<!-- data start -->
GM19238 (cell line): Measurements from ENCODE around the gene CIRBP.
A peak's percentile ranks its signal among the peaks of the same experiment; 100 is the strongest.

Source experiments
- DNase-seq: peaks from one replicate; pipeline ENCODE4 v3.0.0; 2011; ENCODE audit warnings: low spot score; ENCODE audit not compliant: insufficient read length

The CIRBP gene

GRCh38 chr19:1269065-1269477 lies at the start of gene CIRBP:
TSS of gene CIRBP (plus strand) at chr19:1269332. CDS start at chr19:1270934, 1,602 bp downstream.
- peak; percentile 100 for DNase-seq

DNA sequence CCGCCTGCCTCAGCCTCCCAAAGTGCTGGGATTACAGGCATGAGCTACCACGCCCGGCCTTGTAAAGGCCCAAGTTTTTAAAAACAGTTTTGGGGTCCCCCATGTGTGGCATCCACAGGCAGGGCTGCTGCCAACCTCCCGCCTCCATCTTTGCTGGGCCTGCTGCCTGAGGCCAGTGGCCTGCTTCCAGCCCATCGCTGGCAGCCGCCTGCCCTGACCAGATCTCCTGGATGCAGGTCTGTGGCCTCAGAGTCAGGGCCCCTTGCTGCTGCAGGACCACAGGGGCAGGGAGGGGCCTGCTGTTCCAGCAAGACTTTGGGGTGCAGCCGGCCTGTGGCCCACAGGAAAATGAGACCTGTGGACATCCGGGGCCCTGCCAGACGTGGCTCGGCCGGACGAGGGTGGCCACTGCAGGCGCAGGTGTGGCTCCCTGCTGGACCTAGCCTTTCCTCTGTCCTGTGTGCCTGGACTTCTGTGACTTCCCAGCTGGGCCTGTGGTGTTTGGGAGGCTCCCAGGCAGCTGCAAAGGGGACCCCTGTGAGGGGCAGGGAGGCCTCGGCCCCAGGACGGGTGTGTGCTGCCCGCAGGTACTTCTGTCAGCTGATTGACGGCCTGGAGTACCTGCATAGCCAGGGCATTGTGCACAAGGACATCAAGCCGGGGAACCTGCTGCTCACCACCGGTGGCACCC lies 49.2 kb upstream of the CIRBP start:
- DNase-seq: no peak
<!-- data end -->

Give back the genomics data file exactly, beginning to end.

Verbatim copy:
GM19238 (cell line): Measurements from ENCODE around the gene CIRBP.
A peak's percentile ranks its signal among the peaks of the same experiment; 100 is the strongest.

Source experiments
- DNase-seq: peaks from one replicate; pipeline ENCODE4 v3.0.0; 2011; ENCODE audit warnings: low spot score; ENCODE audit not compliant: insufficient read length

The CIRBP gene

GRCh38 chr19:1269065-1269477 lies at the start of gene CIRBP:
TSS of gene CIRBP (plus strand) at chr19:1269332. CDS start at chr19:1270934, 1,602 bp downstream.
- peak; percentile 100 for DNase-seq

DNA sequence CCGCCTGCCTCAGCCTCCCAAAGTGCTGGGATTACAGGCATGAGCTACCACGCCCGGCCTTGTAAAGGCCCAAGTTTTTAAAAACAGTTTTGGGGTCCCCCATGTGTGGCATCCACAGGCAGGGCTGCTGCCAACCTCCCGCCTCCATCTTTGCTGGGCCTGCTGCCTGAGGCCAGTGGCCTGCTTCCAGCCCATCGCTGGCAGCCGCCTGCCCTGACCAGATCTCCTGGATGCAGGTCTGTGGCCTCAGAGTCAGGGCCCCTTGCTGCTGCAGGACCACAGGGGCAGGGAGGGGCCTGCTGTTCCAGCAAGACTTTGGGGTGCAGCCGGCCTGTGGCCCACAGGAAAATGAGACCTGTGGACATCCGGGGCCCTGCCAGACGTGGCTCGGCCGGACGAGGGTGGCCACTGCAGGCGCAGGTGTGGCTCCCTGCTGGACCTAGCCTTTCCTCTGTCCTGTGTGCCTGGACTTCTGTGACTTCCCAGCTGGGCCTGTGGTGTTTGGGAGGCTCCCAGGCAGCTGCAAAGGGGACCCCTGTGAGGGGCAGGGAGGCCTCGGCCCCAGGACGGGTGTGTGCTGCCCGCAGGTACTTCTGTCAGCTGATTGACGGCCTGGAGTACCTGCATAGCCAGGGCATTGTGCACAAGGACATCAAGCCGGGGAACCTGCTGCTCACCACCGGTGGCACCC lies 49.2 kb upstream of the CIRBP start:
- DNase-seq: no peak